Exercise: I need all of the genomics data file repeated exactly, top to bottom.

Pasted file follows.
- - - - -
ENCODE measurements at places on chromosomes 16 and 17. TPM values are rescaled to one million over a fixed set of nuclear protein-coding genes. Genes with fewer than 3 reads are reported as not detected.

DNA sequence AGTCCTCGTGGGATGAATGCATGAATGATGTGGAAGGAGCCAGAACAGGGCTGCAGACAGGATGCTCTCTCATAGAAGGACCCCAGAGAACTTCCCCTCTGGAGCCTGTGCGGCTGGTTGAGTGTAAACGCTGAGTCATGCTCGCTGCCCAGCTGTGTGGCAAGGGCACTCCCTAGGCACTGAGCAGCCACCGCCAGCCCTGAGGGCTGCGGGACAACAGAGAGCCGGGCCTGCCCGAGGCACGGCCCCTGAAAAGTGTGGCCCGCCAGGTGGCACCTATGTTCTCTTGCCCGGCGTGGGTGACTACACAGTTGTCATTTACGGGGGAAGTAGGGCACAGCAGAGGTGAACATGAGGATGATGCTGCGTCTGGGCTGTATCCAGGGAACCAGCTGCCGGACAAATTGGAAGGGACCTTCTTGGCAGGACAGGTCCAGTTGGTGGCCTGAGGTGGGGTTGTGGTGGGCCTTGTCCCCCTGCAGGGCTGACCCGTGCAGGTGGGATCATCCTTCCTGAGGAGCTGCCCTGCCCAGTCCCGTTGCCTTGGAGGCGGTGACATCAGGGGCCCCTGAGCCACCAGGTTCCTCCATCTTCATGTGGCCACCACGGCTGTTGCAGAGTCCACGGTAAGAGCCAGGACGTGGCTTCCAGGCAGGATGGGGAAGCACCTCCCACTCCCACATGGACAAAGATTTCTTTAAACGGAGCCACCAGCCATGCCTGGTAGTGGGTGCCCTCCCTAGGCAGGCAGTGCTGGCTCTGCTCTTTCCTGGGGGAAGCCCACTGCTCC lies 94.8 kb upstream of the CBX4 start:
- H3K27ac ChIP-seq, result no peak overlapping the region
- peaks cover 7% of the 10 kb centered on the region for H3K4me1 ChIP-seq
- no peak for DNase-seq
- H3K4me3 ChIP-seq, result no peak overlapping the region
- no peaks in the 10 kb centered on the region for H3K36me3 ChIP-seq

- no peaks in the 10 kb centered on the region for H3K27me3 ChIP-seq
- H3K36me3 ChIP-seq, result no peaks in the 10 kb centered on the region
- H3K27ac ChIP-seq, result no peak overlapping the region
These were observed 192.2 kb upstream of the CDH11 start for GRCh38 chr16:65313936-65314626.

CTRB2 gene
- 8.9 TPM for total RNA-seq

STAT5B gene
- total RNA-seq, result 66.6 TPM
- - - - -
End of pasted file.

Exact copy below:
ENCODE measurements at places on chromosomes 16 and 17. TPM values are rescaled to one million over a fixed set of nuclear protein-coding genes. Genes with fewer than 3 reads are reported as not detected.

DNA sequence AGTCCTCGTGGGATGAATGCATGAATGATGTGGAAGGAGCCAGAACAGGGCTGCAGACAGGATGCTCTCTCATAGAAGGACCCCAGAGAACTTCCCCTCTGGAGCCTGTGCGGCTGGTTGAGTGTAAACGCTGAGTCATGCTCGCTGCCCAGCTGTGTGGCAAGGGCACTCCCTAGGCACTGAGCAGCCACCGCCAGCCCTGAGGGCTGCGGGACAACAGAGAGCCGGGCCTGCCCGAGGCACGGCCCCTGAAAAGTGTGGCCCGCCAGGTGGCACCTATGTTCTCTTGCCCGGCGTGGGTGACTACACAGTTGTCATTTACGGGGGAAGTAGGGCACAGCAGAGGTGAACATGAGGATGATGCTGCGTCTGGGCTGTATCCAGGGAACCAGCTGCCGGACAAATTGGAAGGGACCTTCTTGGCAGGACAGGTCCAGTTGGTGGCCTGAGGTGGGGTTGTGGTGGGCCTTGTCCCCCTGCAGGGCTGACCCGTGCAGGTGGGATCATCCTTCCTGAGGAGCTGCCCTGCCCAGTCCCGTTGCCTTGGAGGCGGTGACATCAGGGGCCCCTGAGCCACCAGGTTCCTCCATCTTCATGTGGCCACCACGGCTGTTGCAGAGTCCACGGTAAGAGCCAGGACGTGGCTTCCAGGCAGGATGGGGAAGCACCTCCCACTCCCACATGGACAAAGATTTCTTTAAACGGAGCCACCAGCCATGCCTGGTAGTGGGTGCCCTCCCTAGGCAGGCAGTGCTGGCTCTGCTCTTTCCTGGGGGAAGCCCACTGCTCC lies 94.8 kb upstream of the CBX4 start:
- H3K27ac ChIP-seq, result no peak overlapping the region
- peaks cover 7% of the 10 kb centered on the region for H3K4me1 ChIP-seq
- no peak for DNase-seq
- H3K4me3 ChIP-seq, result no peak overlapping the region
- no peaks in the 10 kb centered on the region for H3K36me3 ChIP-seq

- no peaks in the 10 kb centered on the region for H3K27me3 ChIP-seq
- H3K36me3 ChIP-seq, result no peaks in the 10 kb centered on the region
- H3K27ac ChIP-seq, result no peak overlapping the region
These were observed 192.2 kb upstream of the CDH11 start for GRCh38 chr16:65313936-65314626.

CTRB2 gene
- 8.9 TPM for total RNA-seq

STAT5B gene
- total RNA-seq, result 66.6 TPM